Interest Rate Cut: What The Experts Say

The Bank of England has cut base rates to 0.25%, and announced a range of measures to stimulate growth, but has signaled that rates could be cut further if the UK economy worsens.

CBI chief economist Rain Newton-Smith said the combination of a rate cut and more quantitative easing will help restore confidence in the UK economy.

“It should be a shot-in-the-arm for business and consumer confidence, lowering borrowing costs and keeping liquidity flowing through the economy.”

“What’s now most important to businesses is that the Government develops a clear plan and timetable for EU negotiations.

“At the same time, it must press ahead with domestic policy priorities, especially infrastructure decisions, which will allow firms to get on with serving their customers and investing for the future.”

The banking trade association BBA says the package sends a clear signal that the Bank of England is taking a “whatever it takes” approach to stabilising the economy.

Chief economist Dr Rebecca Harding said the measures announced “will provide greater certainty for individuals and businesses so they can plan for the future.”

“We always encourage customers to shop around for the best deal for them in this low interest rate environment.”

Interest rates have remained consistently low since 2009, creating a good environment for borrowers, but a tough time for savers. 

Dr Adam Marshall, acting director general from the British Chambers of Commerce (BCC) said the Bank’s decision reflects an increasingly uncertain outlook for the UK economy.

“As the new government begins to look at our changing relationship with the EU, lower interest rates may give a helpful boost to market confidence, but have little long-term effect on businesses when rates are already so low.

“What businesses want is low, stable interest rates for the foreseeable future, which will enable them to make their own growth and expansion plans with confidence.”

“The additional measures, expanding QE, purchasing corporate bonds and the new term funding scheme, go beyond what many expected, but will be welcomed by business.”

The BCC says the term-funding scheme will help ensure businesses benefit from cheaper loans so they can invest and grow.

The Monetary Policy Committee (MPC) has indicated that despite the historic low of 0.25%, the base rate could be cut further in the coming months.

Dr Adam Marshall is recommending that instead of implementing further rate cuts, “the MPC should give careful consideration to developing other measures announced to drive longer-term UK business growth.”

“This could be through further purchases of business bonds, and expanding the scope of their intervention to include further investments in the UK’s ageing infrastructure in key areas such as transport and communications.”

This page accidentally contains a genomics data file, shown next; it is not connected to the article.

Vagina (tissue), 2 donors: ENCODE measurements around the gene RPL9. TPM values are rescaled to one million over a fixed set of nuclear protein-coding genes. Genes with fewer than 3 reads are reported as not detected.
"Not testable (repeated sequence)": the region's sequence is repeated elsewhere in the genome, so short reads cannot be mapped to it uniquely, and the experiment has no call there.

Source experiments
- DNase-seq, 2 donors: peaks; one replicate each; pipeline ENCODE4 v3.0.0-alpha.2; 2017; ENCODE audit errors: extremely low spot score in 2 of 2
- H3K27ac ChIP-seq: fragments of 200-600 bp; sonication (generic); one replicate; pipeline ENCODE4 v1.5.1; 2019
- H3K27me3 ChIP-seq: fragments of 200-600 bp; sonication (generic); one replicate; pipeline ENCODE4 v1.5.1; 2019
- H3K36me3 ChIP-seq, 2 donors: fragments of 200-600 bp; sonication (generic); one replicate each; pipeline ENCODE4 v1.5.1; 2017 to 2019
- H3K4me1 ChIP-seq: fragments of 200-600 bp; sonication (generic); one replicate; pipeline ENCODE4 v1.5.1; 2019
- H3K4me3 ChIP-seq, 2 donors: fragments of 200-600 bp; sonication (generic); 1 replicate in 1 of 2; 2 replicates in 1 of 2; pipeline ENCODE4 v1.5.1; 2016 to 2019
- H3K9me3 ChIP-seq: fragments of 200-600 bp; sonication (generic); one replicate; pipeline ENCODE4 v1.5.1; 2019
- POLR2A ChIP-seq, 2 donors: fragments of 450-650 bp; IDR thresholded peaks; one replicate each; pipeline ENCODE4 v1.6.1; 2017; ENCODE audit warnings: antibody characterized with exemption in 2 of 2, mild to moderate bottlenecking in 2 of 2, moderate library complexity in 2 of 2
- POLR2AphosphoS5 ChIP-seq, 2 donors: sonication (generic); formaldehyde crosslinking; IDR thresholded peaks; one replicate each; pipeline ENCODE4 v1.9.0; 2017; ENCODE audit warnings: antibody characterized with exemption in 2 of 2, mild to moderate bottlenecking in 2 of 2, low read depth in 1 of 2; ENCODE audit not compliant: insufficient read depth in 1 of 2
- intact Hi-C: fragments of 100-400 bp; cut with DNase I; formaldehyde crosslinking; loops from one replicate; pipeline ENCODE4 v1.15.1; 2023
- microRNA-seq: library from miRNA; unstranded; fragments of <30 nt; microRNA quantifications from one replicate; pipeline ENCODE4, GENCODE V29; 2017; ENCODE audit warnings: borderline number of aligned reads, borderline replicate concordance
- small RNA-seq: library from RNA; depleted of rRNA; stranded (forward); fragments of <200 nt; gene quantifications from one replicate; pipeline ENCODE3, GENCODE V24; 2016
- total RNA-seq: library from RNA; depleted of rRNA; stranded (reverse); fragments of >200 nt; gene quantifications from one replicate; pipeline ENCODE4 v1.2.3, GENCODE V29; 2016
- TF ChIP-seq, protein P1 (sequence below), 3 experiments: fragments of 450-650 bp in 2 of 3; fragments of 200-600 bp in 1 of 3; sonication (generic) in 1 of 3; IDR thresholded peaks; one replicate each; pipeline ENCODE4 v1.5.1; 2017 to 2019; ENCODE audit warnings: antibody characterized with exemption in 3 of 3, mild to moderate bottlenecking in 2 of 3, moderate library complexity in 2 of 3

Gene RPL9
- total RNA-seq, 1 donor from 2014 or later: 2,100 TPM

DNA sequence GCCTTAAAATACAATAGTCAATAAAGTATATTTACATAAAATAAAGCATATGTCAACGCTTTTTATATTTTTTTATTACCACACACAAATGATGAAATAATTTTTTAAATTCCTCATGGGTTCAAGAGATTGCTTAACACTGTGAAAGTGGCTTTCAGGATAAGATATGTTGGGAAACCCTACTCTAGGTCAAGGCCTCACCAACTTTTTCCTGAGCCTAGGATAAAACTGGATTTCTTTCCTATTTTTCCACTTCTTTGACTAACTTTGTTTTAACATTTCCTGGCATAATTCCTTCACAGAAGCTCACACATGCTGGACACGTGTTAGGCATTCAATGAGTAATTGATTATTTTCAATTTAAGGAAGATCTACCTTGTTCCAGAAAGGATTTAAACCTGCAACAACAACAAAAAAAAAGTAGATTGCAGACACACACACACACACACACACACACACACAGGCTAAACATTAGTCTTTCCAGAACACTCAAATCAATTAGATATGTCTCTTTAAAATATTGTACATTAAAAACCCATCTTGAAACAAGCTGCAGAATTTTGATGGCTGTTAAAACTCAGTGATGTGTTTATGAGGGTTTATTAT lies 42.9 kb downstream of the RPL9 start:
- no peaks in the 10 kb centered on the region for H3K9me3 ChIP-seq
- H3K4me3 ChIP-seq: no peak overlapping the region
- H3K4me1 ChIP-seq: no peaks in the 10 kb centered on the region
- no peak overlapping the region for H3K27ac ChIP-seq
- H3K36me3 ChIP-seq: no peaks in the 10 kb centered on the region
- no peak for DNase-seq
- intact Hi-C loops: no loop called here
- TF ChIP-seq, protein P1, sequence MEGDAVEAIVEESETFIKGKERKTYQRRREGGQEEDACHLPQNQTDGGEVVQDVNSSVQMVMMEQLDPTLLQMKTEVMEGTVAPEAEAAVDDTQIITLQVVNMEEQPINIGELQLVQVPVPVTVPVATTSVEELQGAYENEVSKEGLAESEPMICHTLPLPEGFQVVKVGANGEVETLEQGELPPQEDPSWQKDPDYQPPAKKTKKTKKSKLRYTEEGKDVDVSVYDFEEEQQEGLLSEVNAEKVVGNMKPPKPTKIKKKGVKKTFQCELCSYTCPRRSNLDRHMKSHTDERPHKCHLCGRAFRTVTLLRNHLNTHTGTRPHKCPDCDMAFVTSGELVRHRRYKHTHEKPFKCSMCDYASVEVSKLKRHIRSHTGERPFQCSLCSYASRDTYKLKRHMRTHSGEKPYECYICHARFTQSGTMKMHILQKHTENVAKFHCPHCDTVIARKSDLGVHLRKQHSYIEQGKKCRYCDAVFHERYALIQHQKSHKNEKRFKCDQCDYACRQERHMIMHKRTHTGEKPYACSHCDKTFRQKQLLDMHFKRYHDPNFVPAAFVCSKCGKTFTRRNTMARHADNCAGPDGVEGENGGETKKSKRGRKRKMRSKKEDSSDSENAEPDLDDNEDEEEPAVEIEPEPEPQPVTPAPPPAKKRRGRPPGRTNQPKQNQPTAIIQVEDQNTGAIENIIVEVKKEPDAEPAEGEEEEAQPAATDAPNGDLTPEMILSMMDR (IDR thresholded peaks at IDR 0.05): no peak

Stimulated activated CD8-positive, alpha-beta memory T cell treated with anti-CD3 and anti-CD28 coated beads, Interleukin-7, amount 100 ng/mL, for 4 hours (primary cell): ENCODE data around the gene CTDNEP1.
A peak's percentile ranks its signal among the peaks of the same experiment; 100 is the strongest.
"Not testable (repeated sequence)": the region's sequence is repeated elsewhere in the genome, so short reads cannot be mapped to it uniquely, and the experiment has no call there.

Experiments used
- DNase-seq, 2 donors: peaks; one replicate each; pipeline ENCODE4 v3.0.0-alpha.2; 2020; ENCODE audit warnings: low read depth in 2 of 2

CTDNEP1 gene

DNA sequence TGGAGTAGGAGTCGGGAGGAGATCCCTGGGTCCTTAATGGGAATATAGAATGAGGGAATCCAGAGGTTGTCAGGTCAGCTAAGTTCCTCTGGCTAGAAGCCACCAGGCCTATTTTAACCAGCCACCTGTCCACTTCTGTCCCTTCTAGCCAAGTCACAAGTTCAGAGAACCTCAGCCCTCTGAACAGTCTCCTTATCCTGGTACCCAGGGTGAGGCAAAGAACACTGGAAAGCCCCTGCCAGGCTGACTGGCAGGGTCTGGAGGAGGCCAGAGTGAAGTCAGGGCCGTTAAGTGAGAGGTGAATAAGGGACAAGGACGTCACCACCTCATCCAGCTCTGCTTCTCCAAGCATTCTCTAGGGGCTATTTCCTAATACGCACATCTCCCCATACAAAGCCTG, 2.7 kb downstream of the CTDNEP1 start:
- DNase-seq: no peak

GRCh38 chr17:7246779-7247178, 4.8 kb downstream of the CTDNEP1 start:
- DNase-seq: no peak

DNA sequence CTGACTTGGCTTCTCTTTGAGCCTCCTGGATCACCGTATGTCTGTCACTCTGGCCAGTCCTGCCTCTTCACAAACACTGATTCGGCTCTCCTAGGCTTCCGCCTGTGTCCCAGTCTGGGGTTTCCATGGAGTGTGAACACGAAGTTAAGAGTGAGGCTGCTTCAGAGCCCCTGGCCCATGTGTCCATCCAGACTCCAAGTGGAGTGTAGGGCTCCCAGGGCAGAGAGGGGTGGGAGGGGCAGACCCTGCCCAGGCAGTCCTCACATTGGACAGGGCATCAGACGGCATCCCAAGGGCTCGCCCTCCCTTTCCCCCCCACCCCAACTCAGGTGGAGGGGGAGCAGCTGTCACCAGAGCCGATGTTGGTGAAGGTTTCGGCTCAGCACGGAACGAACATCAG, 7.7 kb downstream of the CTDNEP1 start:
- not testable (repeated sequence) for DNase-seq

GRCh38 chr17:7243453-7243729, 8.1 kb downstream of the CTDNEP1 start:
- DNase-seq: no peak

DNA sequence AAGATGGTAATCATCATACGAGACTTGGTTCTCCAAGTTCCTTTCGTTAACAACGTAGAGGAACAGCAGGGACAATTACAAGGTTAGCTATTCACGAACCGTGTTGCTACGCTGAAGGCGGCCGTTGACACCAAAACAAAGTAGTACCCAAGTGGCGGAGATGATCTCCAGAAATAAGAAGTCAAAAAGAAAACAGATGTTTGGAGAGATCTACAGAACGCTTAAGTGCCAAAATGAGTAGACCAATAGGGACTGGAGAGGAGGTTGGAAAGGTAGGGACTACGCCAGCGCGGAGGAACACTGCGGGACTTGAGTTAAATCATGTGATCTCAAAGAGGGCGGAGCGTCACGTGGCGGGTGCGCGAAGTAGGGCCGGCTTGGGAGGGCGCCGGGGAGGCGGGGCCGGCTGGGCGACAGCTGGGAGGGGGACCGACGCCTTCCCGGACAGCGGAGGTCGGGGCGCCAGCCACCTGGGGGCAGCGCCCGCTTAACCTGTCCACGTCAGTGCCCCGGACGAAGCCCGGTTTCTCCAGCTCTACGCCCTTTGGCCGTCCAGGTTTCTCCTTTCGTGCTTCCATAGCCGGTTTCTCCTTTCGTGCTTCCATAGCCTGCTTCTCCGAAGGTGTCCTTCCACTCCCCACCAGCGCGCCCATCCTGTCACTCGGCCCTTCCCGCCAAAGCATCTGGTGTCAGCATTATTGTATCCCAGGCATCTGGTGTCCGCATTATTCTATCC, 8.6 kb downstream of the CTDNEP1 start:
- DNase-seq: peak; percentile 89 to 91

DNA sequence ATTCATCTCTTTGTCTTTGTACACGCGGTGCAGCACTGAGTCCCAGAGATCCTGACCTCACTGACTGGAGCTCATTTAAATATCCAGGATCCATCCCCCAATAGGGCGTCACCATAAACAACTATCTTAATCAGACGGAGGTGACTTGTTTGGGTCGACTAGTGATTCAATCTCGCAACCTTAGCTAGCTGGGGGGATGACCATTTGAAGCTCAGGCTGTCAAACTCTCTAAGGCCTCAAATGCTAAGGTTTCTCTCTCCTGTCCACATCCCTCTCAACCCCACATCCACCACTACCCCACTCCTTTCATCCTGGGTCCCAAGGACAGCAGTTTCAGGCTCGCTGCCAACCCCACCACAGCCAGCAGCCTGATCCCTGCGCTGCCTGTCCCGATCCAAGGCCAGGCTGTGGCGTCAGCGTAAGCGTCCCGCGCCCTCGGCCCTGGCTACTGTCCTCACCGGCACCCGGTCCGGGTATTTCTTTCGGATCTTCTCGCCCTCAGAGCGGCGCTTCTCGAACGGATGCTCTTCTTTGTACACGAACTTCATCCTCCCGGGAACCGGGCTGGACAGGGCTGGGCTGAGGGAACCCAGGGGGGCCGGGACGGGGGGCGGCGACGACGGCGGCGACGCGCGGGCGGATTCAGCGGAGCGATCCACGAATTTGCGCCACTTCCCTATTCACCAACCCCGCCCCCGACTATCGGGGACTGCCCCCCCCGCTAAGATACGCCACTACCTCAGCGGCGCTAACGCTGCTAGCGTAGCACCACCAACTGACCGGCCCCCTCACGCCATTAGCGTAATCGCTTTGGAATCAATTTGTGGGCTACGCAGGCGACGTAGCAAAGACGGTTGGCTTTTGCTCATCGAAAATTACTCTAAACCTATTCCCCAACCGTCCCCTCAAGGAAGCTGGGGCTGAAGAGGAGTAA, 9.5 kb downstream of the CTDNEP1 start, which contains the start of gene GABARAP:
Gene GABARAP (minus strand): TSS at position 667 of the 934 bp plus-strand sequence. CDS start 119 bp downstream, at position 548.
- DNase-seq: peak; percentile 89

The Pensions and Lifetime Savings Association says that the rate cut creates a bleak outlook for those with pension schemes.

Director of external affairs, Graham Vidler said: “While we recognise the need to protect the UK economy, strong consideration needs to be given to the negative impact this will have on the 6,000 private defined benefit pension schemes helping some 11 million savers.”

“Given the current economic conditions we are calling on the Pensions Regulator to use its existing powers to take a proportionate and flexible approach to scheme funding in these uncertain times.”

Head of retirement savings at Aberdeen Asset Management, Gregg McClymont, says the UK defined benefit schemes have been grappling with historically low gilt yields for some time.

“The double whammy for defined benefit schemes of bigger liabilities as the discount rate falls, and smaller assets as yields are compressed, is a heavy one.

“For defined contribution savers post-Brexit gains in Government bonds work both ways, making it more expensive to buy a pension at retirement, but increasing the value of the pension pot for those lucky enough to be de-risking towards annuities in the glidepath to retirement.”

Yael Selfin, head of macroeconomics at KPMG in the UK has said that while these measures will provide the UK economy with short-term relief, the new government needs to provide more substantive support.

He is calling for clearer direction and timing for future trade negotiations as well as measures to improve the UK’s poo productivity performance.

“Although improving productivity has posed a challenge for a while, our clients have suggested a range of actions that could better support UK performance,” he said.

“These have included improving regional transport links, better broadband coverage and quality, higher education attainment across UK schools, improving labour mobility through better access to housing, as well as increasing spend on R&D.;”

Mr Selfin added: “The Bank expects further actions to follow including further interest rate cuts taking base rates to just above zero before the end of the year, though Governor Carney ruled out the possibility of rates becoming negative in the UK.

“This, together with some of the other measures announced, should provide some comfort to banks, pension funds and insurers that the Bank of England also has in mind the difficulties they may face in this rate environment.”  

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